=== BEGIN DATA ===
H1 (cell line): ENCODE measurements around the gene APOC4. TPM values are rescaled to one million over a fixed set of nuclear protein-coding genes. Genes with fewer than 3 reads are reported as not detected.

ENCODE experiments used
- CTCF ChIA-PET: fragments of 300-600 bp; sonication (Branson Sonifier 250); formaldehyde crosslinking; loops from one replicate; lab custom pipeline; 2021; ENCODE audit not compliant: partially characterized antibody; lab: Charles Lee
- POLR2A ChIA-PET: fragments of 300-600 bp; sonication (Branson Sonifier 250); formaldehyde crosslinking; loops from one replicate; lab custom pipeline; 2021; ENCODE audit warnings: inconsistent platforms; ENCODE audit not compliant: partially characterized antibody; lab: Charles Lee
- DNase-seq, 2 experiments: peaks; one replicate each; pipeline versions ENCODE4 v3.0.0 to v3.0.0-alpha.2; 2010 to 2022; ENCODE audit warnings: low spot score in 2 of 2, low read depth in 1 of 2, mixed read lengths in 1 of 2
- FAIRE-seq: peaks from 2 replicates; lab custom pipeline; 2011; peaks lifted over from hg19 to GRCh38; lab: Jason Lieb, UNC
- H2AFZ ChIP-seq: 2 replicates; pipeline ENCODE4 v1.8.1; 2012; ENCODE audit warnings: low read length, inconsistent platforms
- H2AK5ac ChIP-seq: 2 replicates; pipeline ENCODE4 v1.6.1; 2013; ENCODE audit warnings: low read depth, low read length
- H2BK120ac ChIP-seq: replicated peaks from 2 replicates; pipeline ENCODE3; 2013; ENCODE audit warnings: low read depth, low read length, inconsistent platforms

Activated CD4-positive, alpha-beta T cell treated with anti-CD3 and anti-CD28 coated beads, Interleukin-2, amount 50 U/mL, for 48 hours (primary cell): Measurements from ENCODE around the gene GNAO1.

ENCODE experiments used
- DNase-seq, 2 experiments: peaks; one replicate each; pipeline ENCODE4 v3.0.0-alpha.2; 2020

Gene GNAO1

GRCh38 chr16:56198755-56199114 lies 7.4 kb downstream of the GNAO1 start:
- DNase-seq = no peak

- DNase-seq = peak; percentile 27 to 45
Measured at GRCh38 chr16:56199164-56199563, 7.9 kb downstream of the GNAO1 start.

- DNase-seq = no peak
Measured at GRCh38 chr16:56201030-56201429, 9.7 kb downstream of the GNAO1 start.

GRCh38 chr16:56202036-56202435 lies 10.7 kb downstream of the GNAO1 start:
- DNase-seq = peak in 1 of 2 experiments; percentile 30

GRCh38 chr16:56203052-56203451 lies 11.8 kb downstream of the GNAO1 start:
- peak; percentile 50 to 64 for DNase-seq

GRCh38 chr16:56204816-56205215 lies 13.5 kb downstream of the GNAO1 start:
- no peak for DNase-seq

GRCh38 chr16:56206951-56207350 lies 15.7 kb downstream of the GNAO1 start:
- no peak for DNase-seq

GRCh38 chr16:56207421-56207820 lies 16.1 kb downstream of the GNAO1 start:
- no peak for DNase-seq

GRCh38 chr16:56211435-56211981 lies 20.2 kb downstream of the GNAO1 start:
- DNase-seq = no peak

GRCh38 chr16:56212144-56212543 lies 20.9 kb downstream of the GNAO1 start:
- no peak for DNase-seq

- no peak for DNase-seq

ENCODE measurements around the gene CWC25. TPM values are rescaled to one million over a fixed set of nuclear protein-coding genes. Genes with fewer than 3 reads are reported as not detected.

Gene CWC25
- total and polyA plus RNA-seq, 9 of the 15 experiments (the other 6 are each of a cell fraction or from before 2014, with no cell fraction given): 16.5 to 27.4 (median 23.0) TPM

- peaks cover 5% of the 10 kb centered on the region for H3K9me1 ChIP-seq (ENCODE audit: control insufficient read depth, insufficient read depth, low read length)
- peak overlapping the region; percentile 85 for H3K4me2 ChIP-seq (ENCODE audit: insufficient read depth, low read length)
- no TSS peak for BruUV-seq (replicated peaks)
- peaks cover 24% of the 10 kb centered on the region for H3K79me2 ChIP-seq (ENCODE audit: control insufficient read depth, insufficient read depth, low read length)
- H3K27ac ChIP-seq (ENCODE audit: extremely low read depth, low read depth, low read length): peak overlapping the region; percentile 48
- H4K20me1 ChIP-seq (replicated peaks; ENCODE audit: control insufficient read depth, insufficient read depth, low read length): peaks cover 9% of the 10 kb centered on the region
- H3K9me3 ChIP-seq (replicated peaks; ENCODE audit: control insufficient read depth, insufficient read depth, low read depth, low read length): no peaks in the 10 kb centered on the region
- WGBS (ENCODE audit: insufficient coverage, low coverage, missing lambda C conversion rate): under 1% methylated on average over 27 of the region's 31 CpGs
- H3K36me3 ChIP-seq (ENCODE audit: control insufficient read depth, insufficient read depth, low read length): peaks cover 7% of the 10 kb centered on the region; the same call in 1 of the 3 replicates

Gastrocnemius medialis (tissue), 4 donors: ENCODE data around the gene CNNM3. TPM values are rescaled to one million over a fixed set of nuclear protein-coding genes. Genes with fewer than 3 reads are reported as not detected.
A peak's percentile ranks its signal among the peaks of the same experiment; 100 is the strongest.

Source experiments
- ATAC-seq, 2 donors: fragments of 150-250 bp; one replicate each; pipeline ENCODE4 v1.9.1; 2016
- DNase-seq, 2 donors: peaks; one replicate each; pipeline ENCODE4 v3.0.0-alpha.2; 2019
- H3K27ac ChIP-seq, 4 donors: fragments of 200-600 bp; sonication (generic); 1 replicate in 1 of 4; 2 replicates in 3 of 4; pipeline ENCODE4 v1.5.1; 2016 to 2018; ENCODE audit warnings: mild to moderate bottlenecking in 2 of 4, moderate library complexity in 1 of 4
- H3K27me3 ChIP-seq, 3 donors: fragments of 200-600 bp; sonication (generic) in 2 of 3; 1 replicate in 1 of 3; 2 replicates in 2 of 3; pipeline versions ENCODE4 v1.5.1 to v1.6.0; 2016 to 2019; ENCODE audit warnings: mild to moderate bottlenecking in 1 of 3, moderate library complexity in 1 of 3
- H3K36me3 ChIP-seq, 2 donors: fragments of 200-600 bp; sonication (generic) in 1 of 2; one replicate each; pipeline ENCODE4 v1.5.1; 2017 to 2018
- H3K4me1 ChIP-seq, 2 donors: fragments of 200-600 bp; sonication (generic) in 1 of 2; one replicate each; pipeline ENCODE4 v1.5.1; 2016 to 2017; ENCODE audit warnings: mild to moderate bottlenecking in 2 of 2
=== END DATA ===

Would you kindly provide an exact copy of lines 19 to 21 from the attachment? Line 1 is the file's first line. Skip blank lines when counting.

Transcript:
Measured at GRCh38 chr16:56201030-56201429, 9.7 kb downstream of the GNAO1 start.

GRCh38 chr16:56202036-56202435 lies 10.7 kb downstream of the GNAO1 start:
- DNase-seq = peak in 1 of 2 experiments; percentile 30